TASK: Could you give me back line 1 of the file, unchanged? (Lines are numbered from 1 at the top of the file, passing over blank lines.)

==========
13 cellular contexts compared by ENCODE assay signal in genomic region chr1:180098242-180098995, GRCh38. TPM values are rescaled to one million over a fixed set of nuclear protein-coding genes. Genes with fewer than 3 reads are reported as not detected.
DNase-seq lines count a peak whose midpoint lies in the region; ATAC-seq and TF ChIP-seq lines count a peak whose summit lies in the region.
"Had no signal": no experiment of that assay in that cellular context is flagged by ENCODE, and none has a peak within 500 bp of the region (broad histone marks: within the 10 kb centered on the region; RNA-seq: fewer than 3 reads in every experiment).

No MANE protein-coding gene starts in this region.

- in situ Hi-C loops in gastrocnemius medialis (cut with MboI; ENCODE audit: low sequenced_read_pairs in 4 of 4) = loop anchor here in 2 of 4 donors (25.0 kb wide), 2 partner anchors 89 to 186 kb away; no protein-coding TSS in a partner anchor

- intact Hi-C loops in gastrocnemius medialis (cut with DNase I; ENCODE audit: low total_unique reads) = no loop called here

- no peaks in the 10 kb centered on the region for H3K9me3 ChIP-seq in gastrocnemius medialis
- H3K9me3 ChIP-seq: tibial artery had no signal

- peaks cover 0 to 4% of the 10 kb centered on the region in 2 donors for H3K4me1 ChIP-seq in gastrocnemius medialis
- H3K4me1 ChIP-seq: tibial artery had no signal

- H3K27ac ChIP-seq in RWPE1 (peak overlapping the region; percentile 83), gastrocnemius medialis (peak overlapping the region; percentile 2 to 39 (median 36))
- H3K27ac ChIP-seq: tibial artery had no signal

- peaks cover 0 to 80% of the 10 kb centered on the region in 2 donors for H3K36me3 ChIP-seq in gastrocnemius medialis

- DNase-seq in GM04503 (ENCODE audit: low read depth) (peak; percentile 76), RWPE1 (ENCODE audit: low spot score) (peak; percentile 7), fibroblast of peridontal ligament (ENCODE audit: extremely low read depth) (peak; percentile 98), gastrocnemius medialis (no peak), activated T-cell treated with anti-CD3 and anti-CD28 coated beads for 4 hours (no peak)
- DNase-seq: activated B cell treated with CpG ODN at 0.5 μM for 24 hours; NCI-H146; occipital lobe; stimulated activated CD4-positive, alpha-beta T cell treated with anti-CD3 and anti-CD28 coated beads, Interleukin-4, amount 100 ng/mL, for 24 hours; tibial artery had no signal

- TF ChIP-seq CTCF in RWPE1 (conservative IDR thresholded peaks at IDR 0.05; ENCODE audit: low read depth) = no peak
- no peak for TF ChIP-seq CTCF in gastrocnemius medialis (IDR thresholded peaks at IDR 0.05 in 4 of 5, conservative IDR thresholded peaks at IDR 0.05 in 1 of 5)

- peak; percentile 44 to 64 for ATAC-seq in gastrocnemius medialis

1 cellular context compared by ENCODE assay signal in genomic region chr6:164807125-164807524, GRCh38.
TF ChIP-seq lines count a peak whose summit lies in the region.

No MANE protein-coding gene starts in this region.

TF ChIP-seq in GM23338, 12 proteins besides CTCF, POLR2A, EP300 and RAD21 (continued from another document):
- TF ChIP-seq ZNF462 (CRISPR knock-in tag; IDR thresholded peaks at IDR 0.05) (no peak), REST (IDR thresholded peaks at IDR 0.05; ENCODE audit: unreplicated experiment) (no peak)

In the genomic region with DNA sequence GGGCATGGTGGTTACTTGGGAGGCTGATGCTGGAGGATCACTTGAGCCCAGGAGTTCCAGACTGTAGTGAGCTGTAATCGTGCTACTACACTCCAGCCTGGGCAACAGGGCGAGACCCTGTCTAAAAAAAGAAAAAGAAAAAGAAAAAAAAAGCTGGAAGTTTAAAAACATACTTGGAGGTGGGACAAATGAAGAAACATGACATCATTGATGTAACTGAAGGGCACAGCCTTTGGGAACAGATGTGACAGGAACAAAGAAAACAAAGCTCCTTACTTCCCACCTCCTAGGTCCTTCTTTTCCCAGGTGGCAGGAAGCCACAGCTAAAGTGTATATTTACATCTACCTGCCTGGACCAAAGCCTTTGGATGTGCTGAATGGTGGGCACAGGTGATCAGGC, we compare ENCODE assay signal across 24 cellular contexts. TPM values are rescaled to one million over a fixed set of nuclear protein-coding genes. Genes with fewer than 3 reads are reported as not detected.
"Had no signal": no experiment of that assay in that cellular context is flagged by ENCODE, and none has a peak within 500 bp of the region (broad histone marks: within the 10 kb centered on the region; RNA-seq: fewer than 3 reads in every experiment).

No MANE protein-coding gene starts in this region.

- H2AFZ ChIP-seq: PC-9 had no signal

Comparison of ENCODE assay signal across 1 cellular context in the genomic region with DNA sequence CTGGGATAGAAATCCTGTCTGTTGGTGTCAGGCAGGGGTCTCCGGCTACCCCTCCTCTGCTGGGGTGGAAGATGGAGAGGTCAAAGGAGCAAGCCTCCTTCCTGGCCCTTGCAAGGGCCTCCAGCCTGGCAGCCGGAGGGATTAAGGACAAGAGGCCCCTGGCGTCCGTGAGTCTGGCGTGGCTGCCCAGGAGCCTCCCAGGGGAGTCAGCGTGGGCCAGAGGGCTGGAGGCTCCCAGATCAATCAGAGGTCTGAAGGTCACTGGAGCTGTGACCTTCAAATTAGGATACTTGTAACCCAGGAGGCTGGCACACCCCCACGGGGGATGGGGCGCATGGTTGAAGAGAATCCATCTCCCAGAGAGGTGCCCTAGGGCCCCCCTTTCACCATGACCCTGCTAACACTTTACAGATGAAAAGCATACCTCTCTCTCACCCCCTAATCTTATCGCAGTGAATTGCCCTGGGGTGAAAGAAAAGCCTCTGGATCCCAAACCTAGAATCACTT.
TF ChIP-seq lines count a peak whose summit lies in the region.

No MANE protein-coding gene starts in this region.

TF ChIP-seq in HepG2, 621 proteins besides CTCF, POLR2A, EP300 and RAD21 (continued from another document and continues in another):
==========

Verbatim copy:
13 cellular contexts compared by ENCODE assay signal in genomic region chr1:180098242-180098995, GRCh38. TPM values are rescaled to one million over a fixed set of nuclear protein-coding genes. Genes with fewer than 3 reads are reported as not detected.